Mental Health

Could My Mood Swings Be a Sign of Bipolar Disorder?

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By Apollo 24|7, Published on- 11 July 2022, Updated on - 18 September 2023

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Most of us experience mood swings every now and then. Occasional shifts in mood are completely normal. Daily hassles, stress, and anxiety are some of the major factors that can trigger intermittent mood swings. As long as the changes in the mood do not have a major impact on your life, they are considered to be natural. However, if you are experiencing frequent swings in mood that are intense enough to take a severe toll on your daily life, including your work, relationships, or overall health, it may be a sign of a mental illness such as bipolar disorder that requires medical attention. 

What are mood swings?

A mood swing can be described as a quick or intense fluctuation in emotions. A person experiencing a mood swing may quickly switch from feeling happy and elated to feeling irritable, agitated, or sad. In most cases, lifestyle factors such as stress, sleep deprivation, unhealthy diet, and life-changing events cause such sudden changes in the mood.


How are mood swings associated with bipolar disorder?

Mood swings are one of the characteristic symptoms of bipolar disorder. Formerly known as manic depression, bipolar disorder is a mental disorder that causes extreme shifts in the mood that include episodes of highs (mania or abnormally elevated mood) and episodes of lows (sad or depressive mood). 

A person with bipolar changes may also experience changes in their energy levels, sleeping patterns, thinking, concentration, behaviour, and ability to perform daily activities. The time taken for mood episodes to alternate from high to low and vice versa can vary from person to person. The mood swings triggered by bipolar disorder usually occur only a few times a year. 

mood swings


What are the symptoms of bipolar disorder? 

The symptoms of bipolar disorder depend on the two episodes: 


1. Mania or hypomania episodes

Mania and hypomania are two different types of episodes, however, they share a similar set of symptoms. Mania is generally more intense than hypomania and causes more prominent problems at work, school and social activities.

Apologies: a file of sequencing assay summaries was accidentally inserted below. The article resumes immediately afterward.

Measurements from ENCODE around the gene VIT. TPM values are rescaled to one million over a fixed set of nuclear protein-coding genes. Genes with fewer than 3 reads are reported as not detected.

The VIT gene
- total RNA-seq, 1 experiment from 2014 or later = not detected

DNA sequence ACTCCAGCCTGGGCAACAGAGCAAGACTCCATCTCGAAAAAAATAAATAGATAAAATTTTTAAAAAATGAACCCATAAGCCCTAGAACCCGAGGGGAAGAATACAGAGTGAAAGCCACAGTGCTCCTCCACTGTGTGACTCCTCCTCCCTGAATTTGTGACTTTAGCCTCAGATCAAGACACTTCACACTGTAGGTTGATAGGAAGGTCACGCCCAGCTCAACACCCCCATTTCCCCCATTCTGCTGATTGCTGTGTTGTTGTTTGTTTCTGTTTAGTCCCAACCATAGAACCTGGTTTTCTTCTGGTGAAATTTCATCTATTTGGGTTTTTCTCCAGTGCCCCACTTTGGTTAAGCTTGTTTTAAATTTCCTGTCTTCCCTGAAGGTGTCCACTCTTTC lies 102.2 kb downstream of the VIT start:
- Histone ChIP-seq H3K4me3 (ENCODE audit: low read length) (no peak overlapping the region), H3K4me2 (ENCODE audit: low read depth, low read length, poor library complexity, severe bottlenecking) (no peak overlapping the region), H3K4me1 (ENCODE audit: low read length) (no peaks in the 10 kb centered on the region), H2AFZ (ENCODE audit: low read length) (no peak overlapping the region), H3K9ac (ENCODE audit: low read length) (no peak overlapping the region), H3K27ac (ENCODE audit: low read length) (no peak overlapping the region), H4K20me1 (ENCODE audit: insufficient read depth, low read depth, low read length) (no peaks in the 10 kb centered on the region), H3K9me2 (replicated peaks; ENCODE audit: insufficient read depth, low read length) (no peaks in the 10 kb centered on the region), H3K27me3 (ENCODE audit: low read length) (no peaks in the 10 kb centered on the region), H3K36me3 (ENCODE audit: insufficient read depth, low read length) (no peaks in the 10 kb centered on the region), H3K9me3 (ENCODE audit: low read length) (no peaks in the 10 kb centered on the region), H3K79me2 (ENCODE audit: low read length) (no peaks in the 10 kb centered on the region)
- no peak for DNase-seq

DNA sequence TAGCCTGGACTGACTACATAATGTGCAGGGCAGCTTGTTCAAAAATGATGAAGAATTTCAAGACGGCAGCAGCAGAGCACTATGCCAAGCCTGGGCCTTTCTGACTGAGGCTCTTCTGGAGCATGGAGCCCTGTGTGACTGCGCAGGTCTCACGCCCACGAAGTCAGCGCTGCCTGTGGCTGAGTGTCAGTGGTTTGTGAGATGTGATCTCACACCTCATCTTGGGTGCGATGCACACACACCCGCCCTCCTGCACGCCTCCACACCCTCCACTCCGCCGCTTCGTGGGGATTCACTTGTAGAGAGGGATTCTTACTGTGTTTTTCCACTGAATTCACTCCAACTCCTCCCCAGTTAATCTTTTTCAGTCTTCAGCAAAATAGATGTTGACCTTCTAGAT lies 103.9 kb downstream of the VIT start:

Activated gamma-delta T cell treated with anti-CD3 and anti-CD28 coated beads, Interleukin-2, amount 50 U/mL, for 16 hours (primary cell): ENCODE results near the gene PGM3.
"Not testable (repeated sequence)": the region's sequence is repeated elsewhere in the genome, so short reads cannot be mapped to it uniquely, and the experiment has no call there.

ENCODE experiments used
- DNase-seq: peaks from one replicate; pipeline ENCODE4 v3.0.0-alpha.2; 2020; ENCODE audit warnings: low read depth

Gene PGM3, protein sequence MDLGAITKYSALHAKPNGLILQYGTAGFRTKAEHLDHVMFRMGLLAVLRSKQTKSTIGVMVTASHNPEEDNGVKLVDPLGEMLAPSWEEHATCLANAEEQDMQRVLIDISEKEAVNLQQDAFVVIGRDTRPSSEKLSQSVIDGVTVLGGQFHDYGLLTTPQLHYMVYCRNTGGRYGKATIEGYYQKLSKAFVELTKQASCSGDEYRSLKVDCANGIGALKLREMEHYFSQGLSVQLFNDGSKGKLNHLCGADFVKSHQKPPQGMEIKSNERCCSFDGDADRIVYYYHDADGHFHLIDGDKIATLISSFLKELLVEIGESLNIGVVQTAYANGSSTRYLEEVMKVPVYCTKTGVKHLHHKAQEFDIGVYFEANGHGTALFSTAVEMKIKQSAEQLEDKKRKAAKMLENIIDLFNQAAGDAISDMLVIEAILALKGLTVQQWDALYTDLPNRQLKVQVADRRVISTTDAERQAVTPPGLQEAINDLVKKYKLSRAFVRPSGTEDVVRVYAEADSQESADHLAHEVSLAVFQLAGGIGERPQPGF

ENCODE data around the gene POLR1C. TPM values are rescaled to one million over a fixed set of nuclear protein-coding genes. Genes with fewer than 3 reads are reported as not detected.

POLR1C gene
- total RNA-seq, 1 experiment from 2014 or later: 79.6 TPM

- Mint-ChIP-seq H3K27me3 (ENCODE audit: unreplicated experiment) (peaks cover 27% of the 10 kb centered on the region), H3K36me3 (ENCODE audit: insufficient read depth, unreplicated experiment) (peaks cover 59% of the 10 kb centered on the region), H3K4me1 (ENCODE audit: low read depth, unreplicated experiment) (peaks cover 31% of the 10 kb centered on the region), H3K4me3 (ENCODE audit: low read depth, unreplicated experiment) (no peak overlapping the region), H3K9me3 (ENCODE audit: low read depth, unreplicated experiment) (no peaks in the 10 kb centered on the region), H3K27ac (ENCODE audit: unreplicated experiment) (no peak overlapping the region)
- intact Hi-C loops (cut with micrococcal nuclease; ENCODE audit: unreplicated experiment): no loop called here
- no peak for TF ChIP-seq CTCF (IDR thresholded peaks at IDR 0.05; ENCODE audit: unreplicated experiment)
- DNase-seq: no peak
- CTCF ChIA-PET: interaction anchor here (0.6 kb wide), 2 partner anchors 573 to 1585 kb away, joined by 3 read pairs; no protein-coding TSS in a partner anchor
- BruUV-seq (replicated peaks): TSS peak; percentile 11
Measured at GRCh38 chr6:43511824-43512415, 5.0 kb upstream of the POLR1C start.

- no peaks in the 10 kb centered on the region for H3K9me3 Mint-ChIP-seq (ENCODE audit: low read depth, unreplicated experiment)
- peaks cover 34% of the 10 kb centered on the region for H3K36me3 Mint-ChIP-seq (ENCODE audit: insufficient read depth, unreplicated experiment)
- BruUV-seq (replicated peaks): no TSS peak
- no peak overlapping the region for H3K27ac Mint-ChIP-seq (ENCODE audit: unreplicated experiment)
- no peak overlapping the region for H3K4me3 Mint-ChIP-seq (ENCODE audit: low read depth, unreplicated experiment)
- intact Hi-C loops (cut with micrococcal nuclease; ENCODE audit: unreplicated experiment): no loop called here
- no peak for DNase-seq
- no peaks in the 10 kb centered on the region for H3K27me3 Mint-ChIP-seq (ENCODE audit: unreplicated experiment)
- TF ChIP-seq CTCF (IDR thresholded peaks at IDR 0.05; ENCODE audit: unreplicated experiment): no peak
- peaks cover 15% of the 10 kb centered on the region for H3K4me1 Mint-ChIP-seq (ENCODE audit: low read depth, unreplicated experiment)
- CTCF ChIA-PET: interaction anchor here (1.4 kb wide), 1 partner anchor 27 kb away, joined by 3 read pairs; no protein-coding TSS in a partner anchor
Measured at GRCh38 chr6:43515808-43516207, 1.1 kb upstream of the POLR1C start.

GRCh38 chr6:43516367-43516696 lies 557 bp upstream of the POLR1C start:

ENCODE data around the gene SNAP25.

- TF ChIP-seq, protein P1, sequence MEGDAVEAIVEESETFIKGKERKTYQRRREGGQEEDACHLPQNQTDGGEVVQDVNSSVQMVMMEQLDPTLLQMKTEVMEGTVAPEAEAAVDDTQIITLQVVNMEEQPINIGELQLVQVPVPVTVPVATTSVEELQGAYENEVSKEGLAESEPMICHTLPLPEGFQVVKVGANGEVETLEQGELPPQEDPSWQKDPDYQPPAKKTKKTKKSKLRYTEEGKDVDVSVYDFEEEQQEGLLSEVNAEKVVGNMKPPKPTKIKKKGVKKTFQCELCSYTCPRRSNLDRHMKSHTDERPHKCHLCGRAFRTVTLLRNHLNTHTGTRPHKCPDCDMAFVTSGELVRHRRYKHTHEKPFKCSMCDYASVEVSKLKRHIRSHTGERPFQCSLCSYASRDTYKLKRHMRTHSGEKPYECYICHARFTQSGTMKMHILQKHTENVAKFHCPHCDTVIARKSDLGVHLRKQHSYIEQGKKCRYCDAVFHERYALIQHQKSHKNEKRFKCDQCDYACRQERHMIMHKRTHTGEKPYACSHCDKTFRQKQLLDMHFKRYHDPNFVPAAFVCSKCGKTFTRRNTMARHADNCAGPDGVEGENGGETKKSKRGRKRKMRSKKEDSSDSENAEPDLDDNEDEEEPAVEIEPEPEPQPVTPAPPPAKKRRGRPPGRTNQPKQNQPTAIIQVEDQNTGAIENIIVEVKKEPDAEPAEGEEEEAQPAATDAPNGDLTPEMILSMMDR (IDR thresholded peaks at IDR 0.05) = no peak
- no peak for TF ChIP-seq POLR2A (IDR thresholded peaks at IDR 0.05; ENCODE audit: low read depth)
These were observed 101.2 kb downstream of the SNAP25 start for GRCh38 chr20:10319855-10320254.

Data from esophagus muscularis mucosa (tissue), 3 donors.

• Abnormally high levels of energy
  • Racing thoughts
  • Increased distraction
  • Unusual talkative behaviour
  • Increased libido (sexual drive) 
  • Poor decision-making
  • Impaired sense of judgment
  • Abnormally elevated levels of self-confidence, self-esteem, and self-importance.


2. Depressive episodes

A major depressive episode causes symptoms that are serious enough to disrupt daily activities at work or home. During a depressive episode, a person may experience five or more of these symptoms:

  • Fatigue or loss of energy
  • Feeling sad, empty, or hopeless
  • Loss of interest in activities
  • Insomnia or sleeping too much
  • Anxiety or restlessness
  • Eating too much or too less
  • Difficulty concentrating and focusing
  • Thoughts of self-harm and suicide.


How is bipolar disorder diagnosed?  

As a part of the diagnosis, your physician may conduct a physical exam to see if any pre-existing medical condition is causing the symptoms. He may also refer you to a psychiatrist who will likely ask you about your thoughts, feelings and behaviour patterns. The psychiatrist may also ask you to fill out and submit a psychological self-assessment form. You may also be asked to maintain a daily record of moods, sleep patterns or other factors that may aid the diagnosis. The psychiatrist will compare your symptoms with the criteria for bipolar and related disorders and share a diagnosis. 

patient history


Since bipolar disorder is a lifelong condition, the objective of the treatment is to manage the symptoms. Depending on your condition, the treatment regimen may include medications (such as mood stabilizers, antidepressants, antipsychotics, and/or antianxiety medications), counselling and support, and in rare cases hospitalization. 


Extreme mood swings are a hallmark of bipolar disorder. A person with bipolar disorder usually experiences two types of episodes - mania (or hypomania) and depression. While the condition has no cure, it can be successfully managed with medications and treatment. Suffering from frequent or extreme mood swings?


Consult an Apollo Psychologist


Medically reviewed by Dr Sonia Bhatt.


Mental Health

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